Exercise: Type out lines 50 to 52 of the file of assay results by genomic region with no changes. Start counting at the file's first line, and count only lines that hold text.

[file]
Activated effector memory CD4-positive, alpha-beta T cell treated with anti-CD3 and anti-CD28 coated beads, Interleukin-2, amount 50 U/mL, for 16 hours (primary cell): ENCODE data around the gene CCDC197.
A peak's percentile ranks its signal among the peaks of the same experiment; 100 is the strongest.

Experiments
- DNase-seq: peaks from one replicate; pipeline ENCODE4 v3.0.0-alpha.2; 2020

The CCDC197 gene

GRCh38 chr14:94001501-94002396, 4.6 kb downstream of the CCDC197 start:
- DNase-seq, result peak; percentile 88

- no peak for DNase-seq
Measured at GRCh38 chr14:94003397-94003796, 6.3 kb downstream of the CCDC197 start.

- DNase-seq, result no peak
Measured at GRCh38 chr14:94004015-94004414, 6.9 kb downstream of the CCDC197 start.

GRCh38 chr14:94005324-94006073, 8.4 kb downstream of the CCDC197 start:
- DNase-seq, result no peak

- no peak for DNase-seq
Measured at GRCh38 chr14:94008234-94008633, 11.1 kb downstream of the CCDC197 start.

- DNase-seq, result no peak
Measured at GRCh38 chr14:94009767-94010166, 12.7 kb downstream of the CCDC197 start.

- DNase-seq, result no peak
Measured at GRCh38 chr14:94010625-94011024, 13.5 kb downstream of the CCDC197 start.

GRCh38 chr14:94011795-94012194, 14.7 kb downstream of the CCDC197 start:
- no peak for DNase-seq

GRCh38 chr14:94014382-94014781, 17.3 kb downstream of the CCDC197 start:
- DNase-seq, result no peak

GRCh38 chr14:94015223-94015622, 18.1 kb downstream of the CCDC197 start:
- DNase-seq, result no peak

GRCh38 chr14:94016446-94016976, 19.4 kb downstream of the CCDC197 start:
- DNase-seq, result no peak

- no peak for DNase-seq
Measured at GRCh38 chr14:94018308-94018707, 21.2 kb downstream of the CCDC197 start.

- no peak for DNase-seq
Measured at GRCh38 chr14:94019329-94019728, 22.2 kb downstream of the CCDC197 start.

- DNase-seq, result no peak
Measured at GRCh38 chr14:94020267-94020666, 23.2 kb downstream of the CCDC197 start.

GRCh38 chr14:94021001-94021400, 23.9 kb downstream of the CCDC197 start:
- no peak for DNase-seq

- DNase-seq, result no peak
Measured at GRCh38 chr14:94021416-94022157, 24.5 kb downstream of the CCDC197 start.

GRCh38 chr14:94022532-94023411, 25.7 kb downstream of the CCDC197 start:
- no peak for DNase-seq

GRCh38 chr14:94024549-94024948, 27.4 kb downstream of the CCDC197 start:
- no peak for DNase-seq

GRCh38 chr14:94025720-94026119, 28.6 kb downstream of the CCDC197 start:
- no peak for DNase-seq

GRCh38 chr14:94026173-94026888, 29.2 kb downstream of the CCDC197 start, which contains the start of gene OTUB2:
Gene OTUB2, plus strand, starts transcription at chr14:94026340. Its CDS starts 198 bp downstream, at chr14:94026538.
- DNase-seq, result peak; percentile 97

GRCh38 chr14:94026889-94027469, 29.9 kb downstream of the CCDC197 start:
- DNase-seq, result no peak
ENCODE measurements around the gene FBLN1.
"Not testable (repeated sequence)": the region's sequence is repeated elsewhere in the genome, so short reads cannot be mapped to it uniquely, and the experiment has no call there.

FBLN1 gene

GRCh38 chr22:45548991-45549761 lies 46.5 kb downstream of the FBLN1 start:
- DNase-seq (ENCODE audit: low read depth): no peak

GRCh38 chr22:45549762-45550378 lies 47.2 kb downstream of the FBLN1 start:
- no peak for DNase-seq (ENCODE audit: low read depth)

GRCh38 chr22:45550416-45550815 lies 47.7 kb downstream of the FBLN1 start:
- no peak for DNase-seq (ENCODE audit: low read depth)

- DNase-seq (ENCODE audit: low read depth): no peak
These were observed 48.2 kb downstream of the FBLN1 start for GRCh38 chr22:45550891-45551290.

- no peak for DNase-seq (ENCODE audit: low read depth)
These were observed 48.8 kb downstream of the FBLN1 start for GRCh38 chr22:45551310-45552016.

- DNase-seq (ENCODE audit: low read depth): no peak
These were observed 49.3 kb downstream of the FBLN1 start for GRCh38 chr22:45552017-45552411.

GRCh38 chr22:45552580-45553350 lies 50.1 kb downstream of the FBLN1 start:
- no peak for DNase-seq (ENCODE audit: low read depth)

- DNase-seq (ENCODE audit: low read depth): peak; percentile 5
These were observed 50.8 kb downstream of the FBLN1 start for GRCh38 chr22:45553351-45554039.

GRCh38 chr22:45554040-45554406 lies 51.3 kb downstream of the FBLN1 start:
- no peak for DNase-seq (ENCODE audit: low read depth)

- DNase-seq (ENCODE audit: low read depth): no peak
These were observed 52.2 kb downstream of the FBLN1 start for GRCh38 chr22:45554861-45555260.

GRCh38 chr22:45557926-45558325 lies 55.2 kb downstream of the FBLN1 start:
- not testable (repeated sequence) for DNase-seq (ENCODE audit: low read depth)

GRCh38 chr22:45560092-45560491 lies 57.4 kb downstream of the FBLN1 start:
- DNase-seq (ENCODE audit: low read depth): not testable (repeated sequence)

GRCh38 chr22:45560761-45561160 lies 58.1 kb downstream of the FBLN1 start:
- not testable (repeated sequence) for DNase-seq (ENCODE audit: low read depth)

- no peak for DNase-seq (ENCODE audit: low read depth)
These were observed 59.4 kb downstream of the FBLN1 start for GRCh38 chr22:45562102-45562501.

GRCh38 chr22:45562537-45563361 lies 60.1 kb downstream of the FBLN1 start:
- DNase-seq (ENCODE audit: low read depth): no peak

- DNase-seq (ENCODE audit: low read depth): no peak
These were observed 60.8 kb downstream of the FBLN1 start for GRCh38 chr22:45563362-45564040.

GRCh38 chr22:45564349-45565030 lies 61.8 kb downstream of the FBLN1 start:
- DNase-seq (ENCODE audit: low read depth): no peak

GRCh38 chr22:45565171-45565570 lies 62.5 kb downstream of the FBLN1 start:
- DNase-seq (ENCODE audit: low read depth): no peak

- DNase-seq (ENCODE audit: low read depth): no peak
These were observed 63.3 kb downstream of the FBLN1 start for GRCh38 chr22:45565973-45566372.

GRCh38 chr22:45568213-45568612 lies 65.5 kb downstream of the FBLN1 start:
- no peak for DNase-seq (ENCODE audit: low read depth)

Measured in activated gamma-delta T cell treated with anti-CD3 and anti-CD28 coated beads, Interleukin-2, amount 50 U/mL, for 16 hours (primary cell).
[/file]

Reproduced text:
"Not testable (repeated sequence)": the region's sequence is repeated elsewhere in the genome, so short reads cannot be mapped to it uniquely, and the experiment has no call there.

FBLN1 gene

GRCh38 chr22:45548991-45549761 lies 46.5 kb downstream of the FBLN1 start: